A Functional Magnetic Resonance Imaging Investigation of Uncertainty in Adolescents with Anxiety Disorders

New York University Child Study Center, New York University School of Medicine, New York, NY 10016, USA.
Biological psychiatry (Impact Factor: 10.26). 04/2008; 63(6):563-8. DOI: 10.1016/j.biopsych.2007.06.011
Source: PubMed

ABSTRACT Pediatric anxiety disorders, although highly prevalent, are understudied with little known about their pathophysiology. Intolerance of uncertainty (IU) is a trait associated with worry, a key characteristic of these disorders. Neural responses to uncertainty in healthy subjects involve the same frontal-limbic circuits that are hyper-responsive in pediatric anxiety. As such, the present study examines the relationship between IU and neural responses to uncertainty in anxious adolescents.
Sixteen adolescents (ages 13-17) diagnosed with generalized anxiety disorder and/or social phobia (ANX) and 13 non-anxious control subjects completed a decision-making task while functional magnetic resonance imaging scans were acquired.
The ANX group endorsed greater task-related anxiety and less certainty than control subjects on a post-task questionnaire. Compared with control subjects, the ANX group did not demonstrate hyper-responsivity of brain regions as hypothesized. Across groups, IU was positively correlated with activity in several frontal and limbic regions. Further analyses identified subgroups within the ANX group: those with high IU activated frontal/limbic regions, whereas those with low IU and less anxiety during the task deactivated the same regions in response to uncertainty.
Results substantiate the hypothesized link between IU and neural responses to uncertainty in some adolescents with anxiety disorders. Our findings, if replicated, suggest that trait measures, such as IU, can significantly improve our understanding of the neurobiological basis of pediatric anxiety disorders.

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Available from: Daniel S Pine, Sep 25, 2015
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    • "Additionally, personality traits such as neuroticism are highly comorbid with anxiety disorders (Clark et al., 1994; Hettema et al., 2004, 2006). All of these phenotypes have been the object of extensive research and have been characterized by constructs such as defensive reactivity (Lueken et al., 2013), intolerance of uncertainty (Krain et al., 2008; Simmons et al., 2008), anticipatory apprehension (Nitschke et al., 2009), emotional reactivity (Goldin et al., 2009), emotion regulation (Campbell-Sills et al., 2010), and interoceptive sensitivity (Domschke et al., 2010). "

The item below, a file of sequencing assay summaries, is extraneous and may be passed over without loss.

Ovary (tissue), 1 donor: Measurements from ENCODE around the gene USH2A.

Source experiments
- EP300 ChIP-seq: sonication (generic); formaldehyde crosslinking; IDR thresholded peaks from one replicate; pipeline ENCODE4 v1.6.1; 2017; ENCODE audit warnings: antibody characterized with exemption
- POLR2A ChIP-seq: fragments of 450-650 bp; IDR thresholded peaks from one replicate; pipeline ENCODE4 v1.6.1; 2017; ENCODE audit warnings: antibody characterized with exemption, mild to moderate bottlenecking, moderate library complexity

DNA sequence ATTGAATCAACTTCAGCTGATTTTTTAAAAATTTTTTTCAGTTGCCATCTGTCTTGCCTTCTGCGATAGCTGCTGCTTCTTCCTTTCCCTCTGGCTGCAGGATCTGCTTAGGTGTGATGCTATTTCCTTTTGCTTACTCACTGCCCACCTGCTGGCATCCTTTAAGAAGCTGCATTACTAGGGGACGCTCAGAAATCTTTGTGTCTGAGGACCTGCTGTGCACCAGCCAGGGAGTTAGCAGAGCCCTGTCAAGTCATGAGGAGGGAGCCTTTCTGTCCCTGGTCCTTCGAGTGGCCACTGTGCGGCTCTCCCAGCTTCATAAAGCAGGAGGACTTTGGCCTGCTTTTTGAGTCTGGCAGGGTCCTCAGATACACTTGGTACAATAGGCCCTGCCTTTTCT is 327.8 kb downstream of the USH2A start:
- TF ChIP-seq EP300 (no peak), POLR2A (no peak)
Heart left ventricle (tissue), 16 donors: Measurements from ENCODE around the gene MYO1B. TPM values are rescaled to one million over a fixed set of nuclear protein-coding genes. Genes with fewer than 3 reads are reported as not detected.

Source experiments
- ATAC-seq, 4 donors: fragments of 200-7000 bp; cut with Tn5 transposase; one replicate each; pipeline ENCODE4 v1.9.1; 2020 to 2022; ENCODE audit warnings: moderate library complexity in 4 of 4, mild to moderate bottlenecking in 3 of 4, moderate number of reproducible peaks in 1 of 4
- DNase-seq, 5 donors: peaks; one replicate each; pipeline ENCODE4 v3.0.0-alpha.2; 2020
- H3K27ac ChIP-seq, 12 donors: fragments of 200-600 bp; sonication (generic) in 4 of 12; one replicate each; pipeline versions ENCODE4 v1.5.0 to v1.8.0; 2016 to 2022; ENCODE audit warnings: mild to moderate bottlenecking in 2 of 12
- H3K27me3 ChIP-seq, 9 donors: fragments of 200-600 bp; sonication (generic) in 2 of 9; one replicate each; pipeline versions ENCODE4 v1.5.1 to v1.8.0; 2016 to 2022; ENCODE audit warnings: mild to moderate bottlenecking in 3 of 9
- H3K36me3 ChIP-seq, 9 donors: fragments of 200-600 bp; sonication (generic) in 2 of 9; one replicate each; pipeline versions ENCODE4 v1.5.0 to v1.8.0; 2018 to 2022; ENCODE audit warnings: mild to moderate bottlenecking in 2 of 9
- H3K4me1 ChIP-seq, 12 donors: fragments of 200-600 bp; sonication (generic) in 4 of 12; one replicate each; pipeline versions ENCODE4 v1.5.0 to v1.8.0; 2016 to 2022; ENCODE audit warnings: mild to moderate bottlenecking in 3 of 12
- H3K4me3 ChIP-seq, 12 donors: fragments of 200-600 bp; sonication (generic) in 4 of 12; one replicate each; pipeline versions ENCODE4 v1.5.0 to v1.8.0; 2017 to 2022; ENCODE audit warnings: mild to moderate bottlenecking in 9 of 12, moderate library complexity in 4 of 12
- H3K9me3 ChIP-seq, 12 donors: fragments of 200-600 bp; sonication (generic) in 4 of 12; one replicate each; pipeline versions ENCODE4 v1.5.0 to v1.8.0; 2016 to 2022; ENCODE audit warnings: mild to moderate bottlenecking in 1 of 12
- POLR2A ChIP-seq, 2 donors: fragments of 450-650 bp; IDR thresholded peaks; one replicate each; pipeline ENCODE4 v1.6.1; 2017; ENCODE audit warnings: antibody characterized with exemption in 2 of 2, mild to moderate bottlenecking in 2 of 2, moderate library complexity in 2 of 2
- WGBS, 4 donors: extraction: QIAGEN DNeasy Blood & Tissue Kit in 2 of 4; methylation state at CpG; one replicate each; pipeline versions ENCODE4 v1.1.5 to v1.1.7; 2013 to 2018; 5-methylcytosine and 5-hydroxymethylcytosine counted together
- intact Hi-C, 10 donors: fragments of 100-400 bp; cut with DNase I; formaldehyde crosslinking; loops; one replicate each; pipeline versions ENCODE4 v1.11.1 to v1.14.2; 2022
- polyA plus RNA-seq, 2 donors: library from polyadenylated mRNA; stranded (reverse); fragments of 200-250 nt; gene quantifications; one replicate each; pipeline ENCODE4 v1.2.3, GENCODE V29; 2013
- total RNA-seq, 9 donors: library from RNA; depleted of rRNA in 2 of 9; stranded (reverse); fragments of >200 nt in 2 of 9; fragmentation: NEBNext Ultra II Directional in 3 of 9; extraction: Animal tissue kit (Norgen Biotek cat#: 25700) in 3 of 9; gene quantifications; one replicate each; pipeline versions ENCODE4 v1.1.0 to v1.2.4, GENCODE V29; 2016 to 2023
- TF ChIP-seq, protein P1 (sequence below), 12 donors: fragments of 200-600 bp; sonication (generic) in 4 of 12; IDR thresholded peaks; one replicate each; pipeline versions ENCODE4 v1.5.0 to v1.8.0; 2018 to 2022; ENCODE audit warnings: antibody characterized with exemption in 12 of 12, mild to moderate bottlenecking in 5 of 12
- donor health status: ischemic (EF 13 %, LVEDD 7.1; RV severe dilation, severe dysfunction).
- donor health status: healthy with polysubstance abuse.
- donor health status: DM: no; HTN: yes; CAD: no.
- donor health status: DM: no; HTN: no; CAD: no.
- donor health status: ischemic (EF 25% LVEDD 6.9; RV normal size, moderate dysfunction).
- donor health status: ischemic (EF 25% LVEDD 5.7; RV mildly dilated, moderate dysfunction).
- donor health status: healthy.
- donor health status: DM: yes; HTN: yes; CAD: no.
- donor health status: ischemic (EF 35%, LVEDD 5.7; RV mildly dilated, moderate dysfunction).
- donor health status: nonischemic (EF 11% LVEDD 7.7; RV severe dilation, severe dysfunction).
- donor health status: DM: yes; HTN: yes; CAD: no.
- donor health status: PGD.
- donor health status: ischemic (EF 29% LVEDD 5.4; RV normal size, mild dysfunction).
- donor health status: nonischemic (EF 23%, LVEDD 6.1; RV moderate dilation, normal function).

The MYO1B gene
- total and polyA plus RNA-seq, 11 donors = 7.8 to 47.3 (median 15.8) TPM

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    • "ry group was found , with HW having longer reaction times to all picture conditions compared to LW . A possible explanation is that HW had increased cognitive evaluative processing when confronted with the stimulus material , resulting in longer reaction times . While earlier studies of uncertainty found no group differ - ences for reaction time ( Krain et al . , 2008 ; Yassa et al . , 2012 ) these data suggest that ambiguity may be an important part of uncer - tainty in a broader sense which has been largely neglected so far ."
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    • "Since we needed " novice " participants who were less likely to have prior knowledge of electricity, we recruited humanities and arts college students who had never taken optional science courses during their studies. Since individuals with anxiety disorders may have different brain activations under uncertainty in the frontal and limbic regions (Krain et al., 2008), volunteers who met the criteria of the Diagnostic and Statistical Manual of Mental Disorders: Fourth Edition, Text Revised (DSM-IV-TR) regarding anxiety disorders were identified by the ADIS IV-R test (Newman et al., 2003) and excluded from the study (three women and six men out of a total of 32 volunteers were excluded for this reason). The remaining selected participants reported no abnormal neurological history (depression, schizophrenia, anxiety disorder, etc.). "
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